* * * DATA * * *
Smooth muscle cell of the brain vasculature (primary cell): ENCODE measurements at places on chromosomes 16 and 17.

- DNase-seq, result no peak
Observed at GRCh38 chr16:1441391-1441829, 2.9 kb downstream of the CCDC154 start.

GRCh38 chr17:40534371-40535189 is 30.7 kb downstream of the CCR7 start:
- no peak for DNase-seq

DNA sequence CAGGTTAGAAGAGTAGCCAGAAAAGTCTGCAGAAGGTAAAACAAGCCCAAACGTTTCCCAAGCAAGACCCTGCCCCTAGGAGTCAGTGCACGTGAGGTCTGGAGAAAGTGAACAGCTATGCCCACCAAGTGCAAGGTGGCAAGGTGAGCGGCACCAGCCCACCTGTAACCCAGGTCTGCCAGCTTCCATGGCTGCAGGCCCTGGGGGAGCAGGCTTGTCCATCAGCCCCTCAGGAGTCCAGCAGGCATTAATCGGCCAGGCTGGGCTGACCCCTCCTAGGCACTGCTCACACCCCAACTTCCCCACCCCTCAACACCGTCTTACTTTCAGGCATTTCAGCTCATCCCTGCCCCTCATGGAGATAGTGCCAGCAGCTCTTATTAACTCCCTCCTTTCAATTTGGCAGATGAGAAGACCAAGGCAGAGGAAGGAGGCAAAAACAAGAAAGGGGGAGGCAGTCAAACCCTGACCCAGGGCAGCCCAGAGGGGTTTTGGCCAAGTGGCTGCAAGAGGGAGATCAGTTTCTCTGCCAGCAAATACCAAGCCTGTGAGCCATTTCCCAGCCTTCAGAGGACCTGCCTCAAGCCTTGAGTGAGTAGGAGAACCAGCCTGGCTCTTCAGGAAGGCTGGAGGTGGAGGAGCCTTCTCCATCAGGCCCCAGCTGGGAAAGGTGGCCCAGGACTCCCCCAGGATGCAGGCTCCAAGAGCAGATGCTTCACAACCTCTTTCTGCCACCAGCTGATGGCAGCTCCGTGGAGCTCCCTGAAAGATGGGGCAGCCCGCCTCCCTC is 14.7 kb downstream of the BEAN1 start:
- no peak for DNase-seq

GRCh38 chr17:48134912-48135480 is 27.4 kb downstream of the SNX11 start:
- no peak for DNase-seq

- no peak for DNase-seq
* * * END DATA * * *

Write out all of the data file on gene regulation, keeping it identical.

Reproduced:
Smooth muscle cell of the brain vasculature (primary cell): ENCODE measurements at places on chromosomes 16 and 17.

- DNase-seq, result no peak
Observed at GRCh38 chr16:1441391-1441829, 2.9 kb downstream of the CCDC154 start.

GRCh38 chr17:40534371-40535189 is 30.7 kb downstream of the CCR7 start:
- no peak for DNase-seq

DNA sequence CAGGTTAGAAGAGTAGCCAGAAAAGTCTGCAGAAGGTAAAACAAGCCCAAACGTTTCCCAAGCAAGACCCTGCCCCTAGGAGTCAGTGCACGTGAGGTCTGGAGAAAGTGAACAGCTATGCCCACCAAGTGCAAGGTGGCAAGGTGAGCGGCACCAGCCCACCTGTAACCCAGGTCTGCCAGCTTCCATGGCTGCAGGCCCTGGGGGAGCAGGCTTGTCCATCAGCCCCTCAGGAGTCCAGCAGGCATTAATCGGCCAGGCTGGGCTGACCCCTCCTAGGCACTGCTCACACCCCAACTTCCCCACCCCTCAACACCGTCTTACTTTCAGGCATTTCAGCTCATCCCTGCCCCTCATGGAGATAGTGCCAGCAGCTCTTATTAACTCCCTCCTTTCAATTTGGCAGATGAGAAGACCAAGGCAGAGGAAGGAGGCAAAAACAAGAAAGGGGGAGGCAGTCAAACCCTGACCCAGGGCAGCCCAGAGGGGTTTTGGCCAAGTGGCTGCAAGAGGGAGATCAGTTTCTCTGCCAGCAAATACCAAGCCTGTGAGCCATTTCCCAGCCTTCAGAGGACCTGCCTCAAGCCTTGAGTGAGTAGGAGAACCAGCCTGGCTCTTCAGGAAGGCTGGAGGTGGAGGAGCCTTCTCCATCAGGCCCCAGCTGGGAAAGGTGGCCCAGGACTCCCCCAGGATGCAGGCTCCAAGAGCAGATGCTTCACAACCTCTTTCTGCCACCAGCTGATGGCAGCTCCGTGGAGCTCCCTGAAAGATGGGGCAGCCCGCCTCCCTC is 14.7 kb downstream of the BEAN1 start:
- no peak for DNase-seq

GRCh38 chr17:48134912-48135480 is 27.4 kb downstream of the SNX11 start:
- no peak for DNase-seq

- no peak for DNase-seq